Legal pot: Problem or panacea? Is Colorado, The Centennial State, becoming The Stoner State?
Legal pot is either a problem or a panacea, depending on your perspective.
The Marijuana Accountability Coalition and Smart Approaches to Marijuana hate it and want it gone. They say they’re trying to prevent another marijuana version of Big Tobacco.
The Coalition hosted an event on the Colorado Christian University campus to warn Colorado about continuing down the cannabis causeway, including claims that marijuana among youth is rising.
“We should not live in a state where marijuana companies have a financial interest in hooking as many people as they possibly can,” Marijuana Accountability Coalition speakers said in opening their event.
Marijuana industry returns fire
“There appears to be no basis for the argument that legalizing medical marijuana increases teens’ use of the drug,” said Deborah Hasin, Ph.D., of epidemiology at Columbia’s Mailman School and senior author of the study.
Among the other points of disagreement:
Does marijuana use contribute to teen suicide?
Possibly: Dr. Kenneth Finn with Springs Rehabilitation cited Colorado Department of Public Health and Environment data indicating that marijuana use is up among teens and young adults.
Finn also said that in kids ages 10 to 19 who completed suicides, marijuana is the most prevalent substance found in toxicology reports.
“I’m not say they’re overdosing on marijuana and dying. My point is that when they die and are tested, what they’re seeing most often is marijuana in their system,” Finn told the Marijuana Accountability Coalition gathering.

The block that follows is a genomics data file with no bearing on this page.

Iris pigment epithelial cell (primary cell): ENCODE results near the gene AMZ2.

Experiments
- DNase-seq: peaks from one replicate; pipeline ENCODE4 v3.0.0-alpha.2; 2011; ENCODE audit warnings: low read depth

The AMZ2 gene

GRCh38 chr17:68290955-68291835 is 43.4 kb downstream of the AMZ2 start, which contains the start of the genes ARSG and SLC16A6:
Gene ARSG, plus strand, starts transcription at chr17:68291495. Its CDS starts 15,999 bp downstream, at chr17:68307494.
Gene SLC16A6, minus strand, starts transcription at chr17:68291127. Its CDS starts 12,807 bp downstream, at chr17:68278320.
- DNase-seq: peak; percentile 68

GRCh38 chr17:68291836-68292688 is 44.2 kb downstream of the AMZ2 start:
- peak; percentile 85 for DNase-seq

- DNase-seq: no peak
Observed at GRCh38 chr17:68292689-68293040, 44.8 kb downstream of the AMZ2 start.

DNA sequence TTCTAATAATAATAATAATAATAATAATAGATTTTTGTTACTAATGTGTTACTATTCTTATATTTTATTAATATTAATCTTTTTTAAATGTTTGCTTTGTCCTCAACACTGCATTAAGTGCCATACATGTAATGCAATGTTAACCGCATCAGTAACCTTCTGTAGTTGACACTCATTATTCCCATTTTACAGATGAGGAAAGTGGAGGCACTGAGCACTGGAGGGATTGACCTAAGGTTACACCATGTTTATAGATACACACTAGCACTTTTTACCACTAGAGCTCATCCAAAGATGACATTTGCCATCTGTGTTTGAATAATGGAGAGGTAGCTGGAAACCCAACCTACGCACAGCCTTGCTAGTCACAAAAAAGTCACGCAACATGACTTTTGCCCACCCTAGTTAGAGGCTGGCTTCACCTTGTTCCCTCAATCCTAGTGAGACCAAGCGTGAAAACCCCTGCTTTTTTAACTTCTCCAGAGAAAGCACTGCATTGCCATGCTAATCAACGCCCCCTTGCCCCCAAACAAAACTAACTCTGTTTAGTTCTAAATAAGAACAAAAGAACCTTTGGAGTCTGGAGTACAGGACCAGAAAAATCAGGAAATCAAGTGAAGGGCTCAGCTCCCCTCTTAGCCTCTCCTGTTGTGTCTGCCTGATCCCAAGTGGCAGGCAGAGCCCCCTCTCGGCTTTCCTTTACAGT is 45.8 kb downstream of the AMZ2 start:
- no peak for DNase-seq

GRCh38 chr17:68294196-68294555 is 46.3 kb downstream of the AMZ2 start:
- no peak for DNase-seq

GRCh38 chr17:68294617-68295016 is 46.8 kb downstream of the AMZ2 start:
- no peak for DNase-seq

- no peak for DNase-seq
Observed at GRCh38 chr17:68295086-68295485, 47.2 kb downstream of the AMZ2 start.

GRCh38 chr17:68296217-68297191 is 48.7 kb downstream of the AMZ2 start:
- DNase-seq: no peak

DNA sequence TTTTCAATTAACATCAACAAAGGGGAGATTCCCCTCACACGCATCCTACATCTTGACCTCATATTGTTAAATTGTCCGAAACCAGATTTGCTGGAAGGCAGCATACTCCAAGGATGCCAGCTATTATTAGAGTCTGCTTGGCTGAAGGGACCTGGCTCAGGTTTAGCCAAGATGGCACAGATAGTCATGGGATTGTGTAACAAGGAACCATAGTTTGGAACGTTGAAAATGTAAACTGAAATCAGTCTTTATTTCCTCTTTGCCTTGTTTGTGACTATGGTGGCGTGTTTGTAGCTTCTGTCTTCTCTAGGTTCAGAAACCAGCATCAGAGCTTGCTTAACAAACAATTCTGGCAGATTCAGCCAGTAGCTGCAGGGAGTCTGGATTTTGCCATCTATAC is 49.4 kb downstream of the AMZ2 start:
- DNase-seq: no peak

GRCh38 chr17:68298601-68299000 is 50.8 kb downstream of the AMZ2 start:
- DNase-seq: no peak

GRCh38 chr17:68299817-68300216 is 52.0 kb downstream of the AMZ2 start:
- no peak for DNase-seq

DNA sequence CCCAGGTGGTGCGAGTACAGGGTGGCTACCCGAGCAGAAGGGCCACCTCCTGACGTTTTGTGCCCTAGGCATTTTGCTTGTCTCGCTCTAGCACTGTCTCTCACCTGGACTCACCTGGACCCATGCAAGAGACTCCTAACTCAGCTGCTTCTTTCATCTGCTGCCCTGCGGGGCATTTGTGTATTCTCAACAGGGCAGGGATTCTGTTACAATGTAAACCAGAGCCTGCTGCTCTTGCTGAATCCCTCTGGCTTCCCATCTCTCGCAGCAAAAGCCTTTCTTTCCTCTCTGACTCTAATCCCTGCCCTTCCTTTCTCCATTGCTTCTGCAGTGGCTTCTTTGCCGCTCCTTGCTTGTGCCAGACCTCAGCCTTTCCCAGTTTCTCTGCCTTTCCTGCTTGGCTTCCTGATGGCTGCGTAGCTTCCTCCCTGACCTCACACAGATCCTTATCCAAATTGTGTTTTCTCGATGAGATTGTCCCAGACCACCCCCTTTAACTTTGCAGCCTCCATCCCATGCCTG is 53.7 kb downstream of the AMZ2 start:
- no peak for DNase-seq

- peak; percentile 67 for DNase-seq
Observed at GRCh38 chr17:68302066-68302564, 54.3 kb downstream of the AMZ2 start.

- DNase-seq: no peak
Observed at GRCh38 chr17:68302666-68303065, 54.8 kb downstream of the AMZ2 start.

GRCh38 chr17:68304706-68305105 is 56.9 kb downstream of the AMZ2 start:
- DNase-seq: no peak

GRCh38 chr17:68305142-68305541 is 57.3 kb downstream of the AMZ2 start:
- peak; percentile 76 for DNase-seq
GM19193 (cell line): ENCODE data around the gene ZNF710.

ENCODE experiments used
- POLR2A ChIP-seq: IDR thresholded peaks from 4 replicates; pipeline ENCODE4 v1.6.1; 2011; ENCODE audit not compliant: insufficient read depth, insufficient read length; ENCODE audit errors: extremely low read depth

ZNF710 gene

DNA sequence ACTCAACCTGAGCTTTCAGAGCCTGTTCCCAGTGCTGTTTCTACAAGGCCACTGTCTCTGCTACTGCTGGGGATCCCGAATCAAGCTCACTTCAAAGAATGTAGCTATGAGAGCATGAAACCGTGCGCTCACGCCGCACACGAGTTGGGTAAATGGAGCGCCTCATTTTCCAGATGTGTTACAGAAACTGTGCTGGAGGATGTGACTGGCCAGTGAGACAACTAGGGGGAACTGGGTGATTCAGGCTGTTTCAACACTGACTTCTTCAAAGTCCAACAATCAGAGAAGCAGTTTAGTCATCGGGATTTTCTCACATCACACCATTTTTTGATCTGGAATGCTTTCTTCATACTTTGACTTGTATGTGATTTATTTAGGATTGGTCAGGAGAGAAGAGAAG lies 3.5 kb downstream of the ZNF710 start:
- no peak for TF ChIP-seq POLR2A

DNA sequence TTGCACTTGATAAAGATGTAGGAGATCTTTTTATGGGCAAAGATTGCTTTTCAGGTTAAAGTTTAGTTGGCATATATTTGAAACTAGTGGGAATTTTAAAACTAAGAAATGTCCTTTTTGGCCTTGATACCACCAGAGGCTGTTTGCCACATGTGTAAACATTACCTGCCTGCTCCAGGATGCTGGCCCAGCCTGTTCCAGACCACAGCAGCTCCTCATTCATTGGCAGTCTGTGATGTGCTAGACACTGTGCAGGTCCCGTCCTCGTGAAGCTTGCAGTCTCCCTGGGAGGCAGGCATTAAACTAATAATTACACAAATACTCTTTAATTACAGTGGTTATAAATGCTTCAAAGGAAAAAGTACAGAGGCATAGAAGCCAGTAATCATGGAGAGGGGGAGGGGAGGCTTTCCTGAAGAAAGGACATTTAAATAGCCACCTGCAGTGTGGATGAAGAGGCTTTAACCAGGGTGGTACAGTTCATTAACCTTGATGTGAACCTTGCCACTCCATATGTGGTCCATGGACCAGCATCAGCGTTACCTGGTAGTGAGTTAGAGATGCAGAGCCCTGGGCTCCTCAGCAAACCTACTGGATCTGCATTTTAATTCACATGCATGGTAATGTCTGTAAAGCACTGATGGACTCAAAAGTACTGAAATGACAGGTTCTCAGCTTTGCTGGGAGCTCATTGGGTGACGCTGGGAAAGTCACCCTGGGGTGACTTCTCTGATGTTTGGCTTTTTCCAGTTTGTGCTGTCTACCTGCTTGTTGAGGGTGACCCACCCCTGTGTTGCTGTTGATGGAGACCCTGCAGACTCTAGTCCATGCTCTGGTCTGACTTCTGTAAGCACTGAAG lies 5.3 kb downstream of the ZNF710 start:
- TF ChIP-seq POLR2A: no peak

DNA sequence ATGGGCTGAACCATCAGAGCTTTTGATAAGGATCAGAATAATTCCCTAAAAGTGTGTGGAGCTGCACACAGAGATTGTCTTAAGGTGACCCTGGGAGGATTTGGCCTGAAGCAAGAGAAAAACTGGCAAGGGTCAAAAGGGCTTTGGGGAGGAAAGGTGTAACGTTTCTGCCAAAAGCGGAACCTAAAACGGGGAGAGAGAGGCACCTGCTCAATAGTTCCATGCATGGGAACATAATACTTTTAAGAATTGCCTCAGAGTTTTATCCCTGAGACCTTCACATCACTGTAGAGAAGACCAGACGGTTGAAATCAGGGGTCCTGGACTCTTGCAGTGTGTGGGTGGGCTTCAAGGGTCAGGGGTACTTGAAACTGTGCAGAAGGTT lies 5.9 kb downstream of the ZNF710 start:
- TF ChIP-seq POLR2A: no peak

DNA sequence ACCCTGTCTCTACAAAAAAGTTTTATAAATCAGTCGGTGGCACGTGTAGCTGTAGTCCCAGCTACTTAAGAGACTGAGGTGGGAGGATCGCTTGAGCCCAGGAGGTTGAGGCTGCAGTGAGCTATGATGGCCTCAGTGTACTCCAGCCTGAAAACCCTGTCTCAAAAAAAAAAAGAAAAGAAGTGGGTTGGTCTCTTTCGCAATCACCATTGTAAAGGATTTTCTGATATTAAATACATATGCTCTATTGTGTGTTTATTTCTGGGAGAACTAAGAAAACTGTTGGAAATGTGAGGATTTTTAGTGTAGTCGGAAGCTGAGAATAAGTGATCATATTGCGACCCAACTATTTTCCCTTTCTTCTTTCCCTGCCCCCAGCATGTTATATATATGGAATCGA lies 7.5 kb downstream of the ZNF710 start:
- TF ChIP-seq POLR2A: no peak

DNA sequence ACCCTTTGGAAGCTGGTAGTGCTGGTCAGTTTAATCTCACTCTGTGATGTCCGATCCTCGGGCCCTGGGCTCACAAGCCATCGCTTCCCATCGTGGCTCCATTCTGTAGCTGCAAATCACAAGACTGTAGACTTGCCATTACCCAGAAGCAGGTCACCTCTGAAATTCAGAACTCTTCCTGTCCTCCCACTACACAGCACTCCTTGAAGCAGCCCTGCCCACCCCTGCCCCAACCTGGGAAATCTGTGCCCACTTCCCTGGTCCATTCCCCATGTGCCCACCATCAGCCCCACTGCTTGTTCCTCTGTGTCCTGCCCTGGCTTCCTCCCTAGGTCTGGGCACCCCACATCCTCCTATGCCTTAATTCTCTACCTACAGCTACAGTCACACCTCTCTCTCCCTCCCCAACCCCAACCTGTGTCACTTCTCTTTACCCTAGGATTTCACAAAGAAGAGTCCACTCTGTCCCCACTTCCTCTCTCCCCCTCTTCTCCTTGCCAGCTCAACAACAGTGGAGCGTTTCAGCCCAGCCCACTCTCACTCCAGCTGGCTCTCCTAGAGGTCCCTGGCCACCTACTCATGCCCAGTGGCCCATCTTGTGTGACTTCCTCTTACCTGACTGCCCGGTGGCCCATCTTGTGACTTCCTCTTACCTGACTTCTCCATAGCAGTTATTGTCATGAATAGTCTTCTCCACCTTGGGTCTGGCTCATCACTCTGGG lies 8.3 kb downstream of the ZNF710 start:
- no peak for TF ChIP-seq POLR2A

The presence of marijuana in Colorado suicides across all age groups is skyrocketing, Finn said.
Unclear: The Marijuana Industry Group counters that the correlation between marijuana and suicide is “unclear,” and the causation is “unfounded.”
The Group says that while suicide is the No. 1 cause of death in Colorado children ages 10 to 18, it says factors are mental health, depression, bullying and changes in personal relationships. The Marijuana Industry Group cites a study in Colorado published in the Journal of Adolescent Health that attributes 67 percent of suicides to firearms obtained in their household.
“It is irresponsible to try and divert attention from the resources that should be going to the prevention, education and treatment of Colorado’s youth to advance an unfounded correlation,” the Marijuana Industry Group said.
Is youth marijuana use increasing?
Yes: The Marijuana Accountability Coalition cites data from the National Survey on Drug Use and Health indicating that since marijuana was legalized in 2012, past-month use has risen above the national average, and that Colorado leads the nation in first-time marijuana use among youth, a 65 percent increase since legalization.
No: The Marijuana Industry Group says youth marijuana consumption has remained stable since legalization, and is slightly lower than national averages according to Colorado Department of Public Health and Environment’s Retail Marijuana Public Health Advisory 2016 report.
What’s the science?
The jury is out: Finn said that in his patients, marijuana does not relieve pain and that his patients tell him it makes them sleepy and not care as much that they have pain. He said 90 percent of medical marijuana sold in dispensaries is sold for pain relief. Finn said the synthetic THC often touted by marijuana advocates is not the type of medical marijuana available in dispensaries.
He also said that opioids and cannabinoids act much the same way in the body’s cellular receptors.
“I believe in research. They need to study it. If they can prove it, I can live with that,” Finn said.
The Jury Is In: “The voters of Colorado have twice upheld their commitment to supporting legalized marijuana in the state’s constitution, and the state, the community and the industry have worked together to develop a tightly-regulated system, with requisite testing requirements, packaging and labeling regulations, security and more,” the Marijuana Industry Group said.
Staff Writer Randy Wyrick can be reached at 970-748-2935 or firstname.lastname@example.org.